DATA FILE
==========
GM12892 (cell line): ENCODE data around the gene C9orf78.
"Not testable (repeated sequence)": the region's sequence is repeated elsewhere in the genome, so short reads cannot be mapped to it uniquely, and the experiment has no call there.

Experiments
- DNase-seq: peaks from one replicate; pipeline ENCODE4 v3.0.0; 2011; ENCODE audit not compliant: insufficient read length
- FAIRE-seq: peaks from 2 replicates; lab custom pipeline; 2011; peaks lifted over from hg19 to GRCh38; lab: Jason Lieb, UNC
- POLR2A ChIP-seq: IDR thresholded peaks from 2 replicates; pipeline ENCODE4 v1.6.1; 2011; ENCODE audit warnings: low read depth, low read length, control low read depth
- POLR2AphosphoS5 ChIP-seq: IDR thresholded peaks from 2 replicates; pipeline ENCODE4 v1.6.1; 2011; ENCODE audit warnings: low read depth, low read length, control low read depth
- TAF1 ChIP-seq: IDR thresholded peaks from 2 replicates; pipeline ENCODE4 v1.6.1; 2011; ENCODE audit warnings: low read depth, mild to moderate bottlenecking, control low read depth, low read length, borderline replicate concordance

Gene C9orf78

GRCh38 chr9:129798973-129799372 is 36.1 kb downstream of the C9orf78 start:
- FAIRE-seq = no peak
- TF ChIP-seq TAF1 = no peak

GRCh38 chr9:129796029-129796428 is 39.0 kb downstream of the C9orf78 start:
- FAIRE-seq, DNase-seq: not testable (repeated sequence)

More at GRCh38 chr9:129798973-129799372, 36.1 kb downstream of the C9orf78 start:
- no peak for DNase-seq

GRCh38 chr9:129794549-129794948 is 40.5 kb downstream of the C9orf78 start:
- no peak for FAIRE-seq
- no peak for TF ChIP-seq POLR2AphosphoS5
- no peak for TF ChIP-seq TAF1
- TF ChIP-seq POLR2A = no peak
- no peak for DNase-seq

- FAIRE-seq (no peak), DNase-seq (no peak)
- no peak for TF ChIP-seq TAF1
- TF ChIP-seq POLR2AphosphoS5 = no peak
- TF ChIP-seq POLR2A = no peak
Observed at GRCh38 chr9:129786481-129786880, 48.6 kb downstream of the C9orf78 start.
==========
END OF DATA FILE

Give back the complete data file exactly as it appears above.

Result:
GM12892 (cell line): ENCODE data around the gene C9orf78.
"Not testable (repeated sequence)": the region's sequence is repeated elsewhere in the genome, so short reads cannot be mapped to it uniquely, and the experiment has no call there.

Experiments
- DNase-seq: peaks from one replicate; pipeline ENCODE4 v3.0.0; 2011; ENCODE audit not compliant: insufficient read length
- FAIRE-seq: peaks from 2 replicates; lab custom pipeline; 2011; peaks lifted over from hg19 to GRCh38; lab: Jason Lieb, UNC
- POLR2A ChIP-seq: IDR thresholded peaks from 2 replicates; pipeline ENCODE4 v1.6.1; 2011; ENCODE audit warnings: low read depth, low read length, control low read depth
- POLR2AphosphoS5 ChIP-seq: IDR thresholded peaks from 2 replicates; pipeline ENCODE4 v1.6.1; 2011; ENCODE audit warnings: low read depth, low read length, control low read depth
- TAF1 ChIP-seq: IDR thresholded peaks from 2 replicates; pipeline ENCODE4 v1.6.1; 2011; ENCODE audit warnings: low read depth, mild to moderate bottlenecking, control low read depth, low read length, borderline replicate concordance

Gene C9orf78

GRCh38 chr9:129798973-129799372 is 36.1 kb downstream of the C9orf78 start:
- FAIRE-seq = no peak
- TF ChIP-seq TAF1 = no peak

GRCh38 chr9:129796029-129796428 is 39.0 kb downstream of the C9orf78 start:
- FAIRE-seq, DNase-seq: not testable (repeated sequence)

More at GRCh38 chr9:129798973-129799372, 36.1 kb downstream of the C9orf78 start:
- no peak for DNase-seq

GRCh38 chr9:129794549-129794948 is 40.5 kb downstream of the C9orf78 start:
- no peak for FAIRE-seq
- no peak for TF ChIP-seq POLR2AphosphoS5
- no peak for TF ChIP-seq TAF1
- TF ChIP-seq POLR2A = no peak
- no peak for DNase-seq

- FAIRE-seq (no peak), DNase-seq (no peak)
- no peak for TF ChIP-seq TAF1
- TF ChIP-seq POLR2AphosphoS5 = no peak
- TF ChIP-seq POLR2A = no peak
Observed at GRCh38 chr9:129786481-129786880, 48.6 kb downstream of the C9orf78 start.